Hormonal changes during pregnancy exert complex and profound effects on the biomarkers of metabolism such as thyroid hormones and hepatic enzymes. The changes in concentrations of free thyroxine (T4) and triiodothyronine (T3) remain controversial. In humans, some authors reported a decrease in free thyroid hormones (Kurtz et al., 1979; Müller et al., 2019), whereas others reported no change or an increase (Guillaume et al., 1985). Similarly, the liver synthetic and metabolic functions are affected by increased serum oestrogen and progesterone levels during pregnancy (Van Thiel & Gravaler, 1987). The activity of aspartate aminotransferase (AST) shows occasional irregular small changes, whereas alanine aminotransferase (ALT) decreases significantly during the seventh and eight months of pregnancy in cattle (Aladrovic et al., 2018).

The role of biological health markers of oxidative and metabolic stress (Castillo et al., 2006) is gaining importance because they can provide useful information about the progression of pregnancy and early detection of complications. The literature about human beings illustrates that the oxidative status of a pregnant individual can be monitored with several biomarkers including pro-oxidants and antioxidants (Toescu et al., 2002). However, many biomarkers, such as PON1 and ApoA-I, have been studied to evaluate the oxidative status in dairy cows during pregnancy (Turk et al., 2005; Castillo et al., 2006; Turk et al., 2012; Turk et al., 2016; Kovacic et al., 2019; Nedic et al., 2019). Therefore, the aim of the current study was to investigate and identify the changes in biochemical profile, enzymic antioxidants, and enzymes of hepatic and thyroid origin during known stages of pregnancy of dairy cattle and compare them with non-pregnant crossbred dairy cattle. It was hypothesized that any change in these blood analytes in pregnant dairy cattle provide evidence of pregnancy status.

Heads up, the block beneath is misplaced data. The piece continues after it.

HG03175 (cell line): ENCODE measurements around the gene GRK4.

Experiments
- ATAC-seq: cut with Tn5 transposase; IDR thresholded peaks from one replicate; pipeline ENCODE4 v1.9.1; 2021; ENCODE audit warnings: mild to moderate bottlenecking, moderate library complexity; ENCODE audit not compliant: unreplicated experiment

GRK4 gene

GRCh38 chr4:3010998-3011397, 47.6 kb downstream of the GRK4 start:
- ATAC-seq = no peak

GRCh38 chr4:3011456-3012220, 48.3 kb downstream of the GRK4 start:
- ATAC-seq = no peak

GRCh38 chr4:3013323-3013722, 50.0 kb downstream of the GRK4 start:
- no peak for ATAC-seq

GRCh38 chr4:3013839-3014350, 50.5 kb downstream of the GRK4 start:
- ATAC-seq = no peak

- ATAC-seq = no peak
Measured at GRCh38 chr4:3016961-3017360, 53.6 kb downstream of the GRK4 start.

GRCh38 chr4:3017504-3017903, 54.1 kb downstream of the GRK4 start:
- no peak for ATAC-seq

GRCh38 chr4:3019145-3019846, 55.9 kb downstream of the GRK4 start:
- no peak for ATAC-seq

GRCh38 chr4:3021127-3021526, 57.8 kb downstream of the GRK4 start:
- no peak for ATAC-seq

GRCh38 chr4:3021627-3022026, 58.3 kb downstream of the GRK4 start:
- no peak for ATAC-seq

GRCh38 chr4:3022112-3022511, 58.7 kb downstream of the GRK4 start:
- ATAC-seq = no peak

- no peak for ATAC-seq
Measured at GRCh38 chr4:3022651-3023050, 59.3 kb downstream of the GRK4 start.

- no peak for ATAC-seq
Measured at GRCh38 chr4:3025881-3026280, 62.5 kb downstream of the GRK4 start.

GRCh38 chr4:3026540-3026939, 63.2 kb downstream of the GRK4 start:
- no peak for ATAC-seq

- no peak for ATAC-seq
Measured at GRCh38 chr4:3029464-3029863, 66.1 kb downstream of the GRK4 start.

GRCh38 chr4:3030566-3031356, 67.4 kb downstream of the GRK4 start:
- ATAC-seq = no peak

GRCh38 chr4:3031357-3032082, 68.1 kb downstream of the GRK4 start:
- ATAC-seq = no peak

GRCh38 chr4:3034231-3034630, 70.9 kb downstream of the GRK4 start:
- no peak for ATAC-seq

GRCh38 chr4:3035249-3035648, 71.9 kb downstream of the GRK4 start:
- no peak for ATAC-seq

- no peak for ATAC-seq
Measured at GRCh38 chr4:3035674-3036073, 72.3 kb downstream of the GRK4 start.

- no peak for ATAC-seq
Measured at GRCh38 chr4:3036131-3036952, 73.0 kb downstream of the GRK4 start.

Materials and Methods

The experimental procedure was approved by the Institutional Animal Care and Use Committee of the University of Veterinary and Animal Sciences, Lahore. The study was carried out with 60 clinically healthy crossbred dairy cows (Sahiwal x Holstein-Friesian) maintained at Breeding Farm, Department of Animal Breeding and Genetics, University of Agriculture, Faisalabad, Pakistan. The ages of the cows ranged between 4 and 7 years and they were divided into four groups, based on the stages of pregnancy, namely first, second and third trimester and non-pregnant, with 15 cows in each group. The diets were formulated to meet or exceed all of the NRC (1994) recommendations for pregnant dairy cows.

Blood was collected in plane vacutainers by puncturing the Vena jugularis. Blood was allowed to stand at room temperature for two hours and then centrifuged at 1500 x g at 4 °C for 15 minutes to harvest serum (Beckman Instruments, Inc., USA). Serum samples were stored at -20 °C for further serum biochemical profiling.

The activity of serum TOC was assayed (Erel, 2005). Briefly, 35 μl of serum sample was added to 225 μl of Reagent 1 (150 uM Xylenol Orange, 140 mM NaCl, 1.35 M Glycerol, pH 1.75), and the first absorbance was taken at primary wavelength of 800 nm and secondary wavelength of 560 nm. Thereafter, 11 ul of Reagent 2 (5 mM ferrous ammonium sulfate, 10 mM o-Dianisidine dihydrochloride) was mixed and the final absorbance was taken after four minutes. The delta change in absorbance was used to calculate the final concentrations. The concentration was expressed in terms of micromolar hydrogen peroxide equivalent per litre (uM H2O2 EquivL-1).

Serum TAC was assayed (Erel, 2005). Briefly, 5 uL of the serum sample was added to 200 uL of Reagent 1 (75 mM Clark and Lubs solution, pH 1.8 containing 10 mM o-Dianisidine as substrate and 45 uM ferrous ion) and the first absorbance was taken at wavelength of 444 nm. Thereafter, 10 uL of Reagent 2 (7.5 mM H2O2 in Clark & Lubs solution) was mixed and the final absorbance was taken after four minutes. The delta change in absorbance was used to calculate the final concentrations. The concentration was expressed in terms of millimolar vitamin C equivalent per litre (mM Vit C EquivL-1).